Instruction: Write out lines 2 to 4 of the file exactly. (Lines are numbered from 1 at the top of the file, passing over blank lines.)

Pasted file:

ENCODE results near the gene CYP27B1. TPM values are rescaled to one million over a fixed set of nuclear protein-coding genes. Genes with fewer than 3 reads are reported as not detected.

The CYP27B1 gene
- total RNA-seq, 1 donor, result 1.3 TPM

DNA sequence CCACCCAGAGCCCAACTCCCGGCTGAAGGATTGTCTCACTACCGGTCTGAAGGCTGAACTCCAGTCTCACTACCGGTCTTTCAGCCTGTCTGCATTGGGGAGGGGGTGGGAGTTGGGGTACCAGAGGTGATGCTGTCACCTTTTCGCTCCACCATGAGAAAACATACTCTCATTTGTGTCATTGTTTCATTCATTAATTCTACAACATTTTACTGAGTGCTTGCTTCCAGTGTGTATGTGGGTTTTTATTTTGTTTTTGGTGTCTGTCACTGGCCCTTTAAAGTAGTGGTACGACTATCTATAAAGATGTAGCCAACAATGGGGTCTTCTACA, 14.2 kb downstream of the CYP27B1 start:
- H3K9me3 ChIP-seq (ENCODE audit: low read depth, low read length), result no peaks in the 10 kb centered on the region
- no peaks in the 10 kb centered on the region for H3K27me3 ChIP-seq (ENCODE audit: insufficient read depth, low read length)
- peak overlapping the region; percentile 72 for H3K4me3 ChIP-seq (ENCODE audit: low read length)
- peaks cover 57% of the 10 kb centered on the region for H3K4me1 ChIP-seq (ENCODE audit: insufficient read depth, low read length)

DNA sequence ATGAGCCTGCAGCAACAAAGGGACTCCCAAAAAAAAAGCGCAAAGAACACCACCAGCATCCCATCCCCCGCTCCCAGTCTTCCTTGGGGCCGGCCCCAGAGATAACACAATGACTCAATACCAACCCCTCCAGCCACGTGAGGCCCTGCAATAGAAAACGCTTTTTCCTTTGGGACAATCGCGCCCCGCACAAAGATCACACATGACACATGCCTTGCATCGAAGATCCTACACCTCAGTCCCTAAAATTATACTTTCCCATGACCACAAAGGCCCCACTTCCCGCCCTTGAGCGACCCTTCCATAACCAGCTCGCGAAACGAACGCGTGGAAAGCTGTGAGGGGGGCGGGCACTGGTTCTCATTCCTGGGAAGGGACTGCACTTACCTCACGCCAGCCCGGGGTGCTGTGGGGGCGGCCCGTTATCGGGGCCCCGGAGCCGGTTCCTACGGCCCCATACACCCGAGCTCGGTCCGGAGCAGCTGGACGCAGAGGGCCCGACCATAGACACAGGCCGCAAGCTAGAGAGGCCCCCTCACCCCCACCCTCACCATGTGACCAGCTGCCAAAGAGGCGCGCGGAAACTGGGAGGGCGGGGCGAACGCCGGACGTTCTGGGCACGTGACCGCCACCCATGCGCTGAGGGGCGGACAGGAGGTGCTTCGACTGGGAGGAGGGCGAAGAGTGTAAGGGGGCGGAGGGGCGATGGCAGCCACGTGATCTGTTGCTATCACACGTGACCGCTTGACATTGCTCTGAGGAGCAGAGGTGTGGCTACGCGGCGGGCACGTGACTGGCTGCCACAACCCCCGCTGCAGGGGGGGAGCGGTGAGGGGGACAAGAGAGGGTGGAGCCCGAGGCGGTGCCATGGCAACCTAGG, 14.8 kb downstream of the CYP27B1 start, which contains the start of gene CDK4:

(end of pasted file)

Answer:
The CYP27B1 gene
- total RNA-seq, 1 donor, result 1.3 TPM

DNA sequence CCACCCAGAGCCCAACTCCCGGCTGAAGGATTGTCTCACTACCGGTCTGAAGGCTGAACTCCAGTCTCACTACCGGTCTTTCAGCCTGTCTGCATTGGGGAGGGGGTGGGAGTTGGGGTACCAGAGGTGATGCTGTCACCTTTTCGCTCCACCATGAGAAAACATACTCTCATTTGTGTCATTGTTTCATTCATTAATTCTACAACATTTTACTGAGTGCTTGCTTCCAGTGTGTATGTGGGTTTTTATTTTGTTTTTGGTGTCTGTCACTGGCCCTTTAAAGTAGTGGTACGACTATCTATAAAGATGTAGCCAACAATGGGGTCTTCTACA, 14.2 kb downstream of the CYP27B1 start: